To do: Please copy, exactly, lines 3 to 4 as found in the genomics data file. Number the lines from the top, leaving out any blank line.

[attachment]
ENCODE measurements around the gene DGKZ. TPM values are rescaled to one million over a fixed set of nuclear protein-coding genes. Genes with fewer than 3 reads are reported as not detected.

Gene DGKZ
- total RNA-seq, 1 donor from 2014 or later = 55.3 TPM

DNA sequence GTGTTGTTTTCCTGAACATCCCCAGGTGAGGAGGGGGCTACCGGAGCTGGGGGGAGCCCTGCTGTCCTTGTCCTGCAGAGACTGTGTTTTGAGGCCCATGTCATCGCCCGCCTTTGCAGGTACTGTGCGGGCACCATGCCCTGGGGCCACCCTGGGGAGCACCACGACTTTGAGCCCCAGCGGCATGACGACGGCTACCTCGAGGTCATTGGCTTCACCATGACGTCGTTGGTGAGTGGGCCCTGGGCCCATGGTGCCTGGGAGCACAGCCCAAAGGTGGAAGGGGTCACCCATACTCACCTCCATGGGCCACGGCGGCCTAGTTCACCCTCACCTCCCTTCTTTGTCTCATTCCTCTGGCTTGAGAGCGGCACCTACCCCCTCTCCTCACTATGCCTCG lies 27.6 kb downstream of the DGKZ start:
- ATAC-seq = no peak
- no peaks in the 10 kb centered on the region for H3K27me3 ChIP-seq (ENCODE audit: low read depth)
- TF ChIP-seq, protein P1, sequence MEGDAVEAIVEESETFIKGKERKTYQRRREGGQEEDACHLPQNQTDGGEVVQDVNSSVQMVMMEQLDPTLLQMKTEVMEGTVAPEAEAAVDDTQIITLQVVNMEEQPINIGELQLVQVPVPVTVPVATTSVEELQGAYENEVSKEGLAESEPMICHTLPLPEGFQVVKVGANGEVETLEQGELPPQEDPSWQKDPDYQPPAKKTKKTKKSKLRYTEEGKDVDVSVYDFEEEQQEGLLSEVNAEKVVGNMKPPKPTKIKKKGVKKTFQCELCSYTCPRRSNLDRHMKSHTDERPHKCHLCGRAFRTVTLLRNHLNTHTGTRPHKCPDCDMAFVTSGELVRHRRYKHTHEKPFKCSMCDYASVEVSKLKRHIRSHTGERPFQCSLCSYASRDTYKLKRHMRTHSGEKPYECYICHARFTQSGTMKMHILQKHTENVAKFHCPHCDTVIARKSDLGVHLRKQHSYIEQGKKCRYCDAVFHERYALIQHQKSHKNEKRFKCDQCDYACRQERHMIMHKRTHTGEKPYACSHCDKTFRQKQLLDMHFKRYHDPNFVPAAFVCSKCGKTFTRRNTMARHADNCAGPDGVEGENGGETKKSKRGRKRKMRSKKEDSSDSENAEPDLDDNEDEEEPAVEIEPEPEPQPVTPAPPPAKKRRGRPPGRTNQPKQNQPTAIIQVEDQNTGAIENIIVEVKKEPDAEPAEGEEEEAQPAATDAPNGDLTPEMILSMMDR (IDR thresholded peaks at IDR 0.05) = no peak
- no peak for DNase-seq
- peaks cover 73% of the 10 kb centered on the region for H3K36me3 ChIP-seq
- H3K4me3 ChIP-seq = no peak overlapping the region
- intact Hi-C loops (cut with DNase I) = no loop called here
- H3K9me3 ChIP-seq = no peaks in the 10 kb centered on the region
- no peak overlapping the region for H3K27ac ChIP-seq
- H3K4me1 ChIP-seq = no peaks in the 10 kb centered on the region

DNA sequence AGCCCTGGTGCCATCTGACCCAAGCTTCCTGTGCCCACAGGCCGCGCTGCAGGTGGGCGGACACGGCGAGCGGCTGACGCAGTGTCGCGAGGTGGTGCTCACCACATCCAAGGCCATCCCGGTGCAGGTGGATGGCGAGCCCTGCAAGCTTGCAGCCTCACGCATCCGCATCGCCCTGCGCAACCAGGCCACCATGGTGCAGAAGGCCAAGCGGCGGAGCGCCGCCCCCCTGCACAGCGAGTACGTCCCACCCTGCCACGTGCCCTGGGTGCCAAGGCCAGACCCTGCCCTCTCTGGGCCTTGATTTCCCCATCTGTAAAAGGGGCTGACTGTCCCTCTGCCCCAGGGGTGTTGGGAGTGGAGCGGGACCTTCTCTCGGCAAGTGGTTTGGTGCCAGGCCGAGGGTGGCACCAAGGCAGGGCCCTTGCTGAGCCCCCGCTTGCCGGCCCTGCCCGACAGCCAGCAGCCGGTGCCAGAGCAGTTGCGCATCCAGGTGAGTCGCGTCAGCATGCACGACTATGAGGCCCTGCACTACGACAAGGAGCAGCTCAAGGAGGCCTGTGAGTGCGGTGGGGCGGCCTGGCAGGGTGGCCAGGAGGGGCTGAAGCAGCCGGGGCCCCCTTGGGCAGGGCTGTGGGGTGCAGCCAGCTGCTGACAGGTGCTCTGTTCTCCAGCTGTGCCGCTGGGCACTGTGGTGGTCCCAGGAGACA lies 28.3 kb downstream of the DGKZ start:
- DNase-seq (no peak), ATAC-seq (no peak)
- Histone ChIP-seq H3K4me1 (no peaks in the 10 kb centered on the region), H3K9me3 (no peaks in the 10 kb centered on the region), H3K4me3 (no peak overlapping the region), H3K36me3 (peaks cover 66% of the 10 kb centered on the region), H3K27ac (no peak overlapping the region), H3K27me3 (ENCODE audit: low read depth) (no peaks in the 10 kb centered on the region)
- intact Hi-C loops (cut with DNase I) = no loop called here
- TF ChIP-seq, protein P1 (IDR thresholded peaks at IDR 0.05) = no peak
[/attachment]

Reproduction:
- total RNA-seq, 1 donor from 2014 or later = 55.3 TPM

DNA sequence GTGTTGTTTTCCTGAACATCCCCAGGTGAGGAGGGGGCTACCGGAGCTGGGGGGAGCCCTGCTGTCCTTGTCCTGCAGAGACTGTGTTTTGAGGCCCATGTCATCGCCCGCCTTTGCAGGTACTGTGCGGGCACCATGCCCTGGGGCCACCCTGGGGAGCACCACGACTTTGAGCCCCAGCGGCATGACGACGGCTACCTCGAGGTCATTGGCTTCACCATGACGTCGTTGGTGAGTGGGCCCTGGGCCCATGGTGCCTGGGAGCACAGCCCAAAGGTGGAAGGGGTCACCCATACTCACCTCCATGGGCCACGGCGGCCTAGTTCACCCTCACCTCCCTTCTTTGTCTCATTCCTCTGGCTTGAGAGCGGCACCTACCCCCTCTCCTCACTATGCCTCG lies 27.6 kb downstream of the DGKZ start: